Article From the Fall 2002 Issue of


The Journal of the New York Museum of Transportation


We tend to picture our volunteers shoveling ballast or selling books in our Gift Shop, but there are also many behind-the-scenes jobs that keep the doors open and the museum’s accreditation up to date. Although this issue’s Spotlight victim has gasoline in his veins, his contribution is in number crunching and as a member of the Board of Trustees. Meet Steve Morse.

Steve was born in 1963 and grew up in Penfield, NY, the son of Gary and Joan Morse (Gary is also an NYMT volunteer…most associated with his restoration of our Rochester Subway "Casey Jones" track car). Steve’s first real brush with transportation was as an 11 year-old employee at the family Amoco station on Broad Street, pumping gas and doing general maintenance work. It was a full-service station, back in the days when a fill-up meant you got your oil checked and windshield cleaned too. However, "more than once I managed to forget to put the gas cap back on before a customer drove off", Steve recalls with a chuckle. Not feeling any inclination toward mechanics, he didn’t get involved in auto repair, but admits he could have enjoyed someday running the business had circumstances permitted.

Other early part-time and summer job experience included a Times-Union paper route, baking donuts at a Tops Market, and a summer building roof trusses on the 3:30 p.m.-to-2 a.m. shift at Morse Lumber Company (Steve says the lumber company Morses are distant relations, but doesn’t think it was a factor in landing this plum of a job!).

Steve majored in accounting while at Rochester Institute of Technology; he worked part time doing accounting work at Lake Shore Country Club and handling the books for the several business ventures of a local attorney. After graduation in 1986, he worked for two regional public accounting firms prior to joining Deloitte & Touche LLP in 1991. He had advanced to Audit Manager there by the time he left in 1999 to take a position as Corporate Consolidations Manager at Genesee Corporation, his current employer.

At Genesee Corporation, shareowners voted to follow an orderly plan of liquidation and dissolution in October 2000, and the process was started to sell off the Genesee Brewery and numerous other businesses. Steve became Vice President and Treasurer upon the closing of the brewery transaction in December 2000, and is currently Vice President and CFO of Genesee Corporation. Meanwhile, High Falls Brewery Company LLC was formed by its new owners and continues satisfying the world’s thirst for the Genesee family of beers.

Other businesses were then sold, including Ontario Foods (private label dry foods like bullion cubes, noodles and sauce, etc.), real estate holdings, and equipment leasing. Steve expects to see the process through until all assets are sold and all collections are in; then he’ll look forward to new career challenges with a nice page in his portfolio for his efforts.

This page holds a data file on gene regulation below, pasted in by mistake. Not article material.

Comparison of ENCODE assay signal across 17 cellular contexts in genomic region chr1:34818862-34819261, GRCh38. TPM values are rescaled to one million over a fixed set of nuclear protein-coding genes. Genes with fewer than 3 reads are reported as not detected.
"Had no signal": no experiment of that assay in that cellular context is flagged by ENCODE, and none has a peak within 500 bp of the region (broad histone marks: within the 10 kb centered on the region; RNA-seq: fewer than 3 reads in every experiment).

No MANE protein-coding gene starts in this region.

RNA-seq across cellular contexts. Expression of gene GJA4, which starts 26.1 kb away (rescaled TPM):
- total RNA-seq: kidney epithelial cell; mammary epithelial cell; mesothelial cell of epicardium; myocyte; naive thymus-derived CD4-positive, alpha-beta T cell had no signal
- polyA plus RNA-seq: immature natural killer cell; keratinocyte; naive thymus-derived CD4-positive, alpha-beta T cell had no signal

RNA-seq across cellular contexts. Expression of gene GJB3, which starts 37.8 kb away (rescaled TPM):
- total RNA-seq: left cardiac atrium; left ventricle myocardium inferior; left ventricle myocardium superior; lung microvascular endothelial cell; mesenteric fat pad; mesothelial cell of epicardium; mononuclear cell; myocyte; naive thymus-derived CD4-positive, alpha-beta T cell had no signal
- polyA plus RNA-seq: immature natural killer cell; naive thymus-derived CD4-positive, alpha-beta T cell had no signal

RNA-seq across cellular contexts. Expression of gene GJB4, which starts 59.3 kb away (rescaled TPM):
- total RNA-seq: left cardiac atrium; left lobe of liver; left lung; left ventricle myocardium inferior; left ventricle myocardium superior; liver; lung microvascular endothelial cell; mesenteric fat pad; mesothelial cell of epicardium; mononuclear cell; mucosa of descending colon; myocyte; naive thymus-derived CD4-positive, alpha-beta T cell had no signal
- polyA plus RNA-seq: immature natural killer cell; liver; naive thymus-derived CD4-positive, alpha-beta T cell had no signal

Outside of work, Steve and Kim, his wife of 16 years, live in Penfield with their two children, Kayla (12) and Austin (8). Both kids like sports, with Kayla especially into horseback riding and swimming. Austin particularly likes playing in the Penfield Little League, and does well despite being profoundly deaf.

Steve somehow finds time to serve on several local boards, including the Rochester School for the Deaf (where he is also Treasurer), and the National Technical Institute for the Deaf Foundation. He’s also on the Board of the Susan B. Anthony House, and is Chair of the Community Services Committee of the Rochester Chapter of the New York State Society of CPA’s. This doesn’t leave time for one of Steve’s early interests—serving as a volunteer fireman (he served on the Penfield corps from 1982 to 1986, and in Hamlin’s outfit in the late 1980’s). He has, however, started piano lessons and says he likes just about any kind of music. We wonder if he’ll be a candidate for our calliope someday…

Steve likes open wheel auto racing and follows the Formula One races. A recent acquisition is a 1983 Porsche 944 which is in good condition and that he enjoys tooling around in and working on with his dad.

The museum’s Board gains much from Steve’s financial knowledge and from his perspective serving on other boards. He has set up a whole new accounting system for us, with revisions to our Day Sheets and Treasurer Tony Mittiga’s bookkeeping journals, and including computerized financial statements as well. The latter are generated by Steve’s dad, and they give us not only a more up-to-date picture of our finances, but also provide professional-quality reports when applying for grants and reporting to various agencies. Steve also handles our annual IRS tax reporting—a big load off the shoulders of those who had been struggling with this annual burden.

Looking to NYMT’s future, Steve wants to see us develop a Strategic Plan, with appropriate fund raising, that would get us to a point where a paid Director could handle the routine tasks of managing and maintaining the museum. This would render the volunteers more available to operate, restore, guide groups, and the like. In time, we could be open more days, increase our visitor count, and continue to grow.

That’s a noble goal, in line with our Vision for the museum. With Steve Morse’s continued valuable contributions of time and expertise, we should be able to achieve it.